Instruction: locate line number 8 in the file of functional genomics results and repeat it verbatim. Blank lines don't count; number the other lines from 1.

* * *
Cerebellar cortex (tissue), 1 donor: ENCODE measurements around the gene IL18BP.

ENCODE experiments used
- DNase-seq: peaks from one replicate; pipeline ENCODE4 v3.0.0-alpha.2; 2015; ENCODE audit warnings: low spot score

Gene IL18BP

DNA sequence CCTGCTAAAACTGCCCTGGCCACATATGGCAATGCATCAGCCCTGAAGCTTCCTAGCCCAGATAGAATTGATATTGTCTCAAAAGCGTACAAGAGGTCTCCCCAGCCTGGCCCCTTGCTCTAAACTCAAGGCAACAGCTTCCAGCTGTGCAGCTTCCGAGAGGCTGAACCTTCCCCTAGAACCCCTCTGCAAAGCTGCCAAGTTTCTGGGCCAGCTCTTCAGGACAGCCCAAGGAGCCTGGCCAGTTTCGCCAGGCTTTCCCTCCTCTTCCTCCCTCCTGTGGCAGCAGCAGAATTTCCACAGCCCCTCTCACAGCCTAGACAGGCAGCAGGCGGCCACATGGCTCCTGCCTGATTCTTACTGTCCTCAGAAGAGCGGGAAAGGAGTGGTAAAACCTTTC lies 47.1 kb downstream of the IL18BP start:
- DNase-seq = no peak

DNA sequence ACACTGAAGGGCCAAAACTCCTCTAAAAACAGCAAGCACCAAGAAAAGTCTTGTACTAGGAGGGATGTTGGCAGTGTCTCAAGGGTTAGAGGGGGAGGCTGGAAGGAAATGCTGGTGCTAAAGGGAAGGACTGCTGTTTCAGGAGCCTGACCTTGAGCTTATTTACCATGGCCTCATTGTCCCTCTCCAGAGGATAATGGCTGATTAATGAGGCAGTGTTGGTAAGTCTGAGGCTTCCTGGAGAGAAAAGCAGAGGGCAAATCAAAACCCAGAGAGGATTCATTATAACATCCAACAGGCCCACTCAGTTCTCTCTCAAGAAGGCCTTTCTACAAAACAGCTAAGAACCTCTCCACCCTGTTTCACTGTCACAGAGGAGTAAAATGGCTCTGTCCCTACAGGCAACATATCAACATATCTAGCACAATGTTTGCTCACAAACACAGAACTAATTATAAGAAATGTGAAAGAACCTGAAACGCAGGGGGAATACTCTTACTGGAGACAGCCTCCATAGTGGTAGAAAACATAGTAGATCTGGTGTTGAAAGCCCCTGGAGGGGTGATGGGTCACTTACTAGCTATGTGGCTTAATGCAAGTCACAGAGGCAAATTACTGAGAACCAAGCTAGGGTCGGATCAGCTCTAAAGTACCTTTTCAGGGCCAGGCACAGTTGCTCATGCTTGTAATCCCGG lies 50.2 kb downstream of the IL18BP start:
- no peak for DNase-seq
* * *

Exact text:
- no peak for DNase-seq